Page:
However, most excess inventory at customers should be consumed in Q1/2009, which will represent the bottom of the slump in demand (for semi-insulating GaAs substrates for handset applications), believes AXT, before the start of a slow ramp up from Q2 (driven by demand for WCDMA and CDMA2000 3G standards, especially in China, for which handsets have greater GaAs content). “As we look beyond the first quarter, we believe that the business will begin to improve as a result of pockets of strength in our gallium arsenide business, new qualifications of customers in the LED and photovoltaics market, and our improved cost structure as a result of efforts to streamline our business in relation to the current demand environment,” says Yin.

Cost cutting includes reducing headcount by 70 (mainly in production) to 1120, helping to reduce operating expenditure from $4-4.5m in 2008 to $3.5-3.7m in 2009. Meanwhile, capital expenditure is expected to shrink to less than $4m in 2009. Gross margin is expected to rebound to the low to mid 20% level (assuming revenue of $15m per quarter). Also, cash flow is expected to improve in 2009.

In addition, for concentrating photovoltaic (CPV) technology, AXT’s germanium substrates have now been qualified with a large European solar cell manufacturer for space applications (with a first order received, for shipment in Q2/2009), while further qualifications are underway for terrestrial application. Additional qualifications with two more European manufacturers are underway, for completion this year. After moderate growth in Q1, germanium revenue should ramp up from Q2/2009. Yin also highlights that NREL’s 40.8% efficient triple-junction solar cells late last year were grown on GaAs substrates, opening up a potential new market. Also, in February, at the first annual meeting of the CPV Consortium, Yin was elected to its board of directors.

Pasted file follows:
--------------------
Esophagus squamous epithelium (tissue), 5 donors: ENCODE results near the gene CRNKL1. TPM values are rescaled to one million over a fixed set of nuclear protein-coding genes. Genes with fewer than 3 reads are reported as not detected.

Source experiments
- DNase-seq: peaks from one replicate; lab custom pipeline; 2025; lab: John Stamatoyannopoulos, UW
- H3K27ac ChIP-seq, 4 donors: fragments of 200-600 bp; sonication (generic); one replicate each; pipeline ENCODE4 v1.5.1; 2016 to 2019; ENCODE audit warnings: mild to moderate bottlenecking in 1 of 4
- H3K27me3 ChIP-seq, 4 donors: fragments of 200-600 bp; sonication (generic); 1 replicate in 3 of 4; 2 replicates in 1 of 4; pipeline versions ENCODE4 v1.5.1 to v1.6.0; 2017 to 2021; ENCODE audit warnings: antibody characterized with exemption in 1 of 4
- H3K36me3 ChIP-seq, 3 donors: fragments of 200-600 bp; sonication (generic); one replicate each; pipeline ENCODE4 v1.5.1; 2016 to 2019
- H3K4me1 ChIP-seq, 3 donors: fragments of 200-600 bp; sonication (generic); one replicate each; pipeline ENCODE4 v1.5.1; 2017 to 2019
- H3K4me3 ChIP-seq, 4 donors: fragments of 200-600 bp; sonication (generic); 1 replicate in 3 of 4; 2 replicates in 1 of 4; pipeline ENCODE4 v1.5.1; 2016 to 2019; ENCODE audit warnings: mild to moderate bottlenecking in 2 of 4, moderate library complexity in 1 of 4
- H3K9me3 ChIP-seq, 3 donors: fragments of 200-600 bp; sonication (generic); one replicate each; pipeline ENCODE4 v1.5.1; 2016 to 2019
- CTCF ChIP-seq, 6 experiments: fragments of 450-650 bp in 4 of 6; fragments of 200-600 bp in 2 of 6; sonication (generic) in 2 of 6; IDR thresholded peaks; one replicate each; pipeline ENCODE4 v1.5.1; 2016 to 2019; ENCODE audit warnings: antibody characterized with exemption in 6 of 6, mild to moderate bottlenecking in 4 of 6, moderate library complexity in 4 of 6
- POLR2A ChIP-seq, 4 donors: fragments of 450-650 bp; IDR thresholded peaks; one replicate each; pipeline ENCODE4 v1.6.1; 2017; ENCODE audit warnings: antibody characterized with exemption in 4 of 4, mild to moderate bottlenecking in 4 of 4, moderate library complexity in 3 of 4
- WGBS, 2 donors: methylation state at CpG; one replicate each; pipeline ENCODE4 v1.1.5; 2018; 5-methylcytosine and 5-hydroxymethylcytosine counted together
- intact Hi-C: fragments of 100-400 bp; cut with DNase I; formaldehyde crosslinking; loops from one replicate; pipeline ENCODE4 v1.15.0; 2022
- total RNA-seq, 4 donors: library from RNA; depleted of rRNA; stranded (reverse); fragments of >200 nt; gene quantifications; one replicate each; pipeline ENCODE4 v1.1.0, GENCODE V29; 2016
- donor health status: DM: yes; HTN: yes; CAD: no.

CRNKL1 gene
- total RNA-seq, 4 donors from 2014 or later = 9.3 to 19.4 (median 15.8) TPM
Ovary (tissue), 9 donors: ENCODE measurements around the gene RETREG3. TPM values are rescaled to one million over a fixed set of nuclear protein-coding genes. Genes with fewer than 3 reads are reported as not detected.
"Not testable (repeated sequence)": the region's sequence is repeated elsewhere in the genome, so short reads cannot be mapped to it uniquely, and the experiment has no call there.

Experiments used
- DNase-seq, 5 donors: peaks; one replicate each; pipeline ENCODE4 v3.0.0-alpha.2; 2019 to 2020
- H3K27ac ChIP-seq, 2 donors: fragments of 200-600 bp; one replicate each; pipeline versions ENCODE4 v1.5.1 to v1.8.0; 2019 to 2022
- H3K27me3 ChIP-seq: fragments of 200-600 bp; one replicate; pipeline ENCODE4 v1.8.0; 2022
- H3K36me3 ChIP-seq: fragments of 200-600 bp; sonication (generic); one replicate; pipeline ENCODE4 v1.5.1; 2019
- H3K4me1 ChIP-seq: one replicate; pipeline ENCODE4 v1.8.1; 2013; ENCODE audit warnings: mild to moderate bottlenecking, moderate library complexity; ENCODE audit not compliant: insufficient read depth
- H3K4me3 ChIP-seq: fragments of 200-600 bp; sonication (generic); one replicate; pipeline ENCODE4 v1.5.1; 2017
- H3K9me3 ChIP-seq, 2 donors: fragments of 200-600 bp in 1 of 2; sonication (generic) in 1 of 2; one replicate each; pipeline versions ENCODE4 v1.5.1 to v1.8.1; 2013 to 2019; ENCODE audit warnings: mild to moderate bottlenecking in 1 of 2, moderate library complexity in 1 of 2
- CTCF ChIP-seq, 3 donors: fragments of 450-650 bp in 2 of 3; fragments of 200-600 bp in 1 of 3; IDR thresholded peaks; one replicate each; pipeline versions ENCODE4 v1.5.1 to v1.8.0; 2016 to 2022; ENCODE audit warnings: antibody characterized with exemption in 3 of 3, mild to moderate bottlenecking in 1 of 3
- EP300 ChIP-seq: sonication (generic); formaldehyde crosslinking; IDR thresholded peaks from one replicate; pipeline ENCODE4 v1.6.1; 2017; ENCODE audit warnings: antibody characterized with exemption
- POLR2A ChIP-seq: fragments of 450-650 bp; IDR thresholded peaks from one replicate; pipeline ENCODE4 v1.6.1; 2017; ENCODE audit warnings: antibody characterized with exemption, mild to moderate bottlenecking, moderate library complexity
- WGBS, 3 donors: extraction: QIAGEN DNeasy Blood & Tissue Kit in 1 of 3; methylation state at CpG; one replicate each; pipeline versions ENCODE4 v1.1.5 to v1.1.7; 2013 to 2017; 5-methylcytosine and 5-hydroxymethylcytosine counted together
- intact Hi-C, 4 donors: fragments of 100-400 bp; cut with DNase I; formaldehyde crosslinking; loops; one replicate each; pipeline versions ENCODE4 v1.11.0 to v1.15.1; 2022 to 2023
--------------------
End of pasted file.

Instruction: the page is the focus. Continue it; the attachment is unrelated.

“We remain encouraged by the overall trends in our industry and believe that we will successfully leverage our competitive advantages for growth and market share gains as the economy improves,” says Yin.

See related items:

AXT expects Q4/2008 revenue down 27% on guidance

AXT renews GaAs substrate deal with IQE for up to $14.3m

AXT’s revenues fall due to requalifications and post-Olympics restrictions

See: AXT Company Profile